We have almost a hundred hedgehogs in the wildlife unit at the moment, along with a variety of birds, and no doubt many, many more hedgehogs will arrive over winter. These guys will be our guests until mid spring or until it begins to warm up.
Meet this poor little chap, sadly he’s lost the vast majority of his spines due to ringworm and a possible zinc deficiency. Thankfully, he was found in time and will now receive all the TLC and treatment he desperately needs.
Here’s another hedgehog who is well on her way to good health after being successfully treated for ringworm, which afflicts many hedgehogs, resulting in them losing their spines.
We also have a rather irritable hedgehog who has taken to biting the staff, generally, hedgehogs are wonderful patients as they tend to be passive and simply curl up when being treated.
Unbelievably, we admitted a duckling recently, what on earth is going on???
What we need this week
We urgently need long shredded paper as we are running extremely short, also towels, hedgehog food, non-fish flavoured cat biscuits and cat food to care for and feed our overwintering hedgehogs.
A huge, huge thank you to anyone who can help, we really do appreciate it.
I know it’s not wildlife but….
How cute is one of our residents pigs hunkering down for winter!
Out and about in December
This is the time of year when bats go into torpor and begin hibernating. They often seek out disused tunnels and caves which have the ideal temperature and humidity they require. It’s not uncommon to find bats with droplets of water [due to natural forming condensation] all over their bodies.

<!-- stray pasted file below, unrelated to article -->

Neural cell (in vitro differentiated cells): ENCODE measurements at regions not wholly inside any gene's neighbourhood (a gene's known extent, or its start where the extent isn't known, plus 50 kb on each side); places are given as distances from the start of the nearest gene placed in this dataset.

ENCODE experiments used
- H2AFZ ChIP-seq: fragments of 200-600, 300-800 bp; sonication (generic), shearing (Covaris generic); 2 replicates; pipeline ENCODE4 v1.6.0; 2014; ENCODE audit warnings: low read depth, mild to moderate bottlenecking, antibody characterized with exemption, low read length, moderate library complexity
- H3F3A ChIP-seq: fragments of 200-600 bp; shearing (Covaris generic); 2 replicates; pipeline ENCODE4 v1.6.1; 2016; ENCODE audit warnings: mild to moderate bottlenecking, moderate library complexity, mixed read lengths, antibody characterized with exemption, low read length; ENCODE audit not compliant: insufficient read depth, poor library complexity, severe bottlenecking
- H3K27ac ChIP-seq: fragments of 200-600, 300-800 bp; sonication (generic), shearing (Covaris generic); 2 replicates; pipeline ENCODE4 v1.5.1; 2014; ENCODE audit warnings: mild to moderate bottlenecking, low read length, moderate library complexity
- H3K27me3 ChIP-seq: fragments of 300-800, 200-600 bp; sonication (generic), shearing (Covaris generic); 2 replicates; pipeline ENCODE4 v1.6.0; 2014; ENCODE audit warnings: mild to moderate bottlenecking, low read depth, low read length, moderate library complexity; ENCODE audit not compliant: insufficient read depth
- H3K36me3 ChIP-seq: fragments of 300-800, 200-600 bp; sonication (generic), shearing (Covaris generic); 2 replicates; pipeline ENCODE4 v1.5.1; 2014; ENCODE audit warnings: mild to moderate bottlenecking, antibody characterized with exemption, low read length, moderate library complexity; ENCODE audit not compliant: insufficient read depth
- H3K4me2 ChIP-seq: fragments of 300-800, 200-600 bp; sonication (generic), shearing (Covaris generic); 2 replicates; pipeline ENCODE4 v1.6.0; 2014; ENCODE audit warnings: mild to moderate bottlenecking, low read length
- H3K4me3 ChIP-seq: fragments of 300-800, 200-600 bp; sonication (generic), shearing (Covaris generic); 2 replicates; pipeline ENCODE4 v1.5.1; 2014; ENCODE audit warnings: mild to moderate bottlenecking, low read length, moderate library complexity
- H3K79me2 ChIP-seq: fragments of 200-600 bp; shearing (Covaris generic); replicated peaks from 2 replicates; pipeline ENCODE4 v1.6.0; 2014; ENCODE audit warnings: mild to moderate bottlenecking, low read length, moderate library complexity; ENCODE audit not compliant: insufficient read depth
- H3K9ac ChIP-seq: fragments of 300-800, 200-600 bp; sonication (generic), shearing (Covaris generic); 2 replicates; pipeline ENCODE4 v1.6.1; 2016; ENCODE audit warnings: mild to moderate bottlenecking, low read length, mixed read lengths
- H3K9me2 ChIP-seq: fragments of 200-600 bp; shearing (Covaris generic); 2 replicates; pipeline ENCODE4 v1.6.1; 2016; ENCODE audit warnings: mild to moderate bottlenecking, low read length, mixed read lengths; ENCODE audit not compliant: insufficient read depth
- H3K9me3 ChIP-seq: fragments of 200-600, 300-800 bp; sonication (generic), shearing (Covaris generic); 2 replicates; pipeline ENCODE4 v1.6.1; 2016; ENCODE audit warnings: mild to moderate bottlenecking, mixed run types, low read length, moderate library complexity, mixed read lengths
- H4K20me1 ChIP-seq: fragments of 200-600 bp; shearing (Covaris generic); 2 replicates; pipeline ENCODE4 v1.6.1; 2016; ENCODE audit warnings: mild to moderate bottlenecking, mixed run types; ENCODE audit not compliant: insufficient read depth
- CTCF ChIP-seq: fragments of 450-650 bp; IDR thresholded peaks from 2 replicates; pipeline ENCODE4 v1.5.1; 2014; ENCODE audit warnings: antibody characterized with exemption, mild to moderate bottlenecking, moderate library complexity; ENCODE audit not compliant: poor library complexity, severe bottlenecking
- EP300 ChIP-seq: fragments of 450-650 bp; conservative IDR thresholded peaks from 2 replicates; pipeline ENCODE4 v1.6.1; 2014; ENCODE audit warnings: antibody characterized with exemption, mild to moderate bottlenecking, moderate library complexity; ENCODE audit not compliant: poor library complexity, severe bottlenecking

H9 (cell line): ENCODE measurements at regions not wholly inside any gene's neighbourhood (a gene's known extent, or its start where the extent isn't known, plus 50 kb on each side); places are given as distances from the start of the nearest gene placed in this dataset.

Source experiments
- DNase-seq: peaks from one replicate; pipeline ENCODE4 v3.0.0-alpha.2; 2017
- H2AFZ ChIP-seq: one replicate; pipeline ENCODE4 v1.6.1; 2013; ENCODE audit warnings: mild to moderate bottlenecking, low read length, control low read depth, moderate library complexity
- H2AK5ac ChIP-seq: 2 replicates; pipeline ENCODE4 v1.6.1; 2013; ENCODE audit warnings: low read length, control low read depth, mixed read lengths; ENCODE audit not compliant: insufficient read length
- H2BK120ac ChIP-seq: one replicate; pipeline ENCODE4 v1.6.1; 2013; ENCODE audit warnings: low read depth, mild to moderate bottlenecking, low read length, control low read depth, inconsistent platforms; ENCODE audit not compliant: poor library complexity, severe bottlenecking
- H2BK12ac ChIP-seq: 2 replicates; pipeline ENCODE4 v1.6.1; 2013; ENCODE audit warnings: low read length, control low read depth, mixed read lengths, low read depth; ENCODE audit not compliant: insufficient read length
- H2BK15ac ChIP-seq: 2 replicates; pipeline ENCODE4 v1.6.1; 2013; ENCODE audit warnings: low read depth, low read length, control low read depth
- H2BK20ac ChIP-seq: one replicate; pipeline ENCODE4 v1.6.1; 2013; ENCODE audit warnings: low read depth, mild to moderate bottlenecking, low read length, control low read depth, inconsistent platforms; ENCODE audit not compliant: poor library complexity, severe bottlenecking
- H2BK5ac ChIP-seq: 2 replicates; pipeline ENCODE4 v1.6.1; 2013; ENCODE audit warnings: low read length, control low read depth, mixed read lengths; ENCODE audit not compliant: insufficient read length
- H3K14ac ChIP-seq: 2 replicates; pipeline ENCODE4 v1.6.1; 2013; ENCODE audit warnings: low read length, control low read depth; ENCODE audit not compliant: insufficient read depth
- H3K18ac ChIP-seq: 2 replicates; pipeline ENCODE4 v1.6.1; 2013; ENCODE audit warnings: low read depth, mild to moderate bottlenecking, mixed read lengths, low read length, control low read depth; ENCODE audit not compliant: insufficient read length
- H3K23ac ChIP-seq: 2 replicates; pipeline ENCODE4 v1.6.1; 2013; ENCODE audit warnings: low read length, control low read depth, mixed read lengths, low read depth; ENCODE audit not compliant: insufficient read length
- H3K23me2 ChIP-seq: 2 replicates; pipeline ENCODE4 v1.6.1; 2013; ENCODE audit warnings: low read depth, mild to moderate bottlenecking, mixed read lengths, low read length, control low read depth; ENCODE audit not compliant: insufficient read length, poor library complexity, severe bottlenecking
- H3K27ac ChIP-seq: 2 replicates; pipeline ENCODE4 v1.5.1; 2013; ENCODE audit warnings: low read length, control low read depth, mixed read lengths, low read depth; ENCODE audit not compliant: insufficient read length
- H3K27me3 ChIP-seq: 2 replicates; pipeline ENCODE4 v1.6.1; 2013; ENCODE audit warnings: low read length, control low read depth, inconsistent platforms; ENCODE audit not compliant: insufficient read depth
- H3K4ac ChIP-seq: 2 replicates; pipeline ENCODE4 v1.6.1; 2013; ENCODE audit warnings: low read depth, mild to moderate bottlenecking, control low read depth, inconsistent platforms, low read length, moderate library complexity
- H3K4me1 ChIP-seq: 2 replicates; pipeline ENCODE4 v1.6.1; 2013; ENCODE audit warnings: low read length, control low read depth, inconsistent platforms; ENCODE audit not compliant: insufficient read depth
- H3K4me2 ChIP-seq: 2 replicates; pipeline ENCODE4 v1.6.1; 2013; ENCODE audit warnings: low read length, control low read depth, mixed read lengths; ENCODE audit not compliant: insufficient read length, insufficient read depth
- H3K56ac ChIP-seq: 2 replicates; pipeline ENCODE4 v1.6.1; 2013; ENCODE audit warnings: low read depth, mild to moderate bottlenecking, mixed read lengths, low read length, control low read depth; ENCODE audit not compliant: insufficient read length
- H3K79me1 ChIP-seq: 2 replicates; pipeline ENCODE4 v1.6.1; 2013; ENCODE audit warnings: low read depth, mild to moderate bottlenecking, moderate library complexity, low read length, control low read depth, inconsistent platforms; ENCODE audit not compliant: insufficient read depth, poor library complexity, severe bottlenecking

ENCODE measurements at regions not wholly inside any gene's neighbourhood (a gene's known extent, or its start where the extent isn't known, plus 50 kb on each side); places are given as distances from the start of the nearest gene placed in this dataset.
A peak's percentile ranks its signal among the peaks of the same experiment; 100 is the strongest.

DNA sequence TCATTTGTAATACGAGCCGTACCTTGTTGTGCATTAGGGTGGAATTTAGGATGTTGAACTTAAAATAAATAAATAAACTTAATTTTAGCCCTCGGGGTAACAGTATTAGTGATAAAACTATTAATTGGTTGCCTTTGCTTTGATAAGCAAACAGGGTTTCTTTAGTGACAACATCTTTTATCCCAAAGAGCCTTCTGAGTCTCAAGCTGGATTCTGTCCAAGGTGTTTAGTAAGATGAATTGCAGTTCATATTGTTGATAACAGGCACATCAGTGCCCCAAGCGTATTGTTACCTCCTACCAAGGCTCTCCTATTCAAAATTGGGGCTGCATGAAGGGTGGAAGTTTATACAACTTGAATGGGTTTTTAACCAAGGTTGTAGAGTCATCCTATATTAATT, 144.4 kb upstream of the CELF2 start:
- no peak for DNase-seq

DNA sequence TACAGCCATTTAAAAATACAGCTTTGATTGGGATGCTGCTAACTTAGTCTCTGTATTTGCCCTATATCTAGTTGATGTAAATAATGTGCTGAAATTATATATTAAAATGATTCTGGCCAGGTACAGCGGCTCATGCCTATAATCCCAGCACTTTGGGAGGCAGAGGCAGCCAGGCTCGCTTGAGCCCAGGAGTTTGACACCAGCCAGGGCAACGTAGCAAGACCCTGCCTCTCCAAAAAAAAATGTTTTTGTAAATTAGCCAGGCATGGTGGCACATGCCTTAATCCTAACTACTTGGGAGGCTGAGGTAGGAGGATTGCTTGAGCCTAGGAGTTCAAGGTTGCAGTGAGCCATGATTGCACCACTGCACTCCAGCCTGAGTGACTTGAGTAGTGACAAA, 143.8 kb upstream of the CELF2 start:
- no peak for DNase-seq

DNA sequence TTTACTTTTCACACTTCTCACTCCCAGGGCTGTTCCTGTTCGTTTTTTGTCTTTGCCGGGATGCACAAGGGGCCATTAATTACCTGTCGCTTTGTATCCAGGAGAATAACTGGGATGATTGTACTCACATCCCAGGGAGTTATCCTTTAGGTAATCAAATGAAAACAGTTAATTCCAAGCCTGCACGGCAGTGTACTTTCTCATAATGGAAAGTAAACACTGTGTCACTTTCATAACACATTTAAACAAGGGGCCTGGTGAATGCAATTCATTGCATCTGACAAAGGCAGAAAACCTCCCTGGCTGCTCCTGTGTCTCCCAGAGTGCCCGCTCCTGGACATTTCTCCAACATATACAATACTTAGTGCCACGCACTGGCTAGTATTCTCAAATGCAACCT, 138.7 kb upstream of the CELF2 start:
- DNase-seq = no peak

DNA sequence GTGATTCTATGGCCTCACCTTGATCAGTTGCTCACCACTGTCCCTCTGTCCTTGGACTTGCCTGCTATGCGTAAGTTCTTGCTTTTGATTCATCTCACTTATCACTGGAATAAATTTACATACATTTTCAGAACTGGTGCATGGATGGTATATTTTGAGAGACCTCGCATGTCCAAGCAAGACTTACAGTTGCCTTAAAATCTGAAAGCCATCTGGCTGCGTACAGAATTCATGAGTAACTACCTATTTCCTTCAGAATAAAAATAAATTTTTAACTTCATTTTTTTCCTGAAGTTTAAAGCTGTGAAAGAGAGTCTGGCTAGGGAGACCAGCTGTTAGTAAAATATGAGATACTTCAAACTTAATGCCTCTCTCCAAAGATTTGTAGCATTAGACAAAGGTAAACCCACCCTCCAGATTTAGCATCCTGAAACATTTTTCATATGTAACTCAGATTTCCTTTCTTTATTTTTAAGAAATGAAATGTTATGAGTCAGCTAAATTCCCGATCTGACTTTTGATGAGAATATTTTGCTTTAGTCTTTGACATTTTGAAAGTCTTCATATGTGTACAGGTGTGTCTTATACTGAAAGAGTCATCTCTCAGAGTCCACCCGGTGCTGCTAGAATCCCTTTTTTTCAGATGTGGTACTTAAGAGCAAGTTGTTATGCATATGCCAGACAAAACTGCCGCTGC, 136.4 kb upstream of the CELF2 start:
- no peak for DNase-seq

It’s also a good time to look out for owls now as the trees are bare which makes it easier to spot them.
December is a busy month for foxes as it’s now mating season which means foxes are now seen travelling in pairs.
Also, listen out for robins, one of the few birds that sing day and night throughout the year. They do this to defend their territories and if challenged, will fight, often to the death.
Did you know….
that foxes have exceptional senses and are able to use the earths magnetic field to help pinpoint their prey under snow and in long grass.
Bats, hedgehogs and dormice are the only British mammals that truly hibernate.
That 40 million birds have vanished from British skies over the last 50 years according to a report published by the RSPB, and that half of all insects have been lost since 1970 as a result of the destruction of their natural habitat and the heavy use of pesticides. Sadly, 40% of the one million known species are also facing extinction.
Please remember to….
Leave food and fresh water out for the birds this winter.
Keep all pets warm and secure as firework season is upon us once again…sighs.
Also, please leave piles of leaves and twigs for hibernating hedgehogs and bees, butterflies and beetles that haven’t died and are now in winter torpor.
We would like to take this opportunity to wish each and every one of you a very merry little Christmas and a happy, healthy, prosperous 2020. Thank you all for your endless support, you have no idea how much we all appreciate you.
Always remember to seek advice from the wildlife staff before bringing an animal to the rescue. If an animal is seriously injured, please take it to a vet as we don’t always have a vet on site. Most vets treat wildlife for free.